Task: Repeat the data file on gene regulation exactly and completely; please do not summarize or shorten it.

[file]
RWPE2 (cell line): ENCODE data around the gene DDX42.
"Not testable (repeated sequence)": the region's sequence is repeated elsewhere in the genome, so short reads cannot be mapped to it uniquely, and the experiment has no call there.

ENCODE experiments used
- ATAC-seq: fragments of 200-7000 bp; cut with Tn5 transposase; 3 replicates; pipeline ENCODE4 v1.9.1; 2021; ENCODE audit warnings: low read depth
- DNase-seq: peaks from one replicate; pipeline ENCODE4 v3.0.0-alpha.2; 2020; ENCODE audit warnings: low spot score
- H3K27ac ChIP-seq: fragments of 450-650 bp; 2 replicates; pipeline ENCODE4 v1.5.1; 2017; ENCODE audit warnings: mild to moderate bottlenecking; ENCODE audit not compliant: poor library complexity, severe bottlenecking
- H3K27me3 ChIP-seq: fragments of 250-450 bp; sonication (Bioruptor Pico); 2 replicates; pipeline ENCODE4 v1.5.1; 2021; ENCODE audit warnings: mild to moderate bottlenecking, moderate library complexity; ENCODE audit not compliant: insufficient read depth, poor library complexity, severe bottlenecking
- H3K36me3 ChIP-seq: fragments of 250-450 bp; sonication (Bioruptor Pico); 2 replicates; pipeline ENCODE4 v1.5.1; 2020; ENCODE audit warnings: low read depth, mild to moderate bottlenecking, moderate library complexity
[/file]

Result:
RWPE2 (cell line): ENCODE data around the gene DDX42.
"Not testable (repeated sequence)": the region's sequence is repeated elsewhere in the genome, so short reads cannot be mapped to it uniquely, and the experiment has no call there.

ENCODE experiments used
- ATAC-seq: fragments of 200-7000 bp; cut with Tn5 transposase; 3 replicates; pipeline ENCODE4 v1.9.1; 2021; ENCODE audit warnings: low read depth
- DNase-seq: peaks from one replicate; pipeline ENCODE4 v3.0.0-alpha.2; 2020; ENCODE audit warnings: low spot score
- H3K27ac ChIP-seq: fragments of 450-650 bp; 2 replicates; pipeline ENCODE4 v1.5.1; 2017; ENCODE audit warnings: mild to moderate bottlenecking; ENCODE audit not compliant: poor library complexity, severe bottlenecking
- H3K27me3 ChIP-seq: fragments of 250-450 bp; sonication (Bioruptor Pico); 2 replicates; pipeline ENCODE4 v1.5.1; 2021; ENCODE audit warnings: mild to moderate bottlenecking, moderate library complexity; ENCODE audit not compliant: insufficient read depth, poor library complexity, severe bottlenecking
- H3K36me3 ChIP-seq: fragments of 250-450 bp; sonication (Bioruptor Pico); 2 replicates; pipeline ENCODE4 v1.5.1; 2020; ENCODE audit warnings: low read depth, mild to moderate bottlenecking, moderate library complexity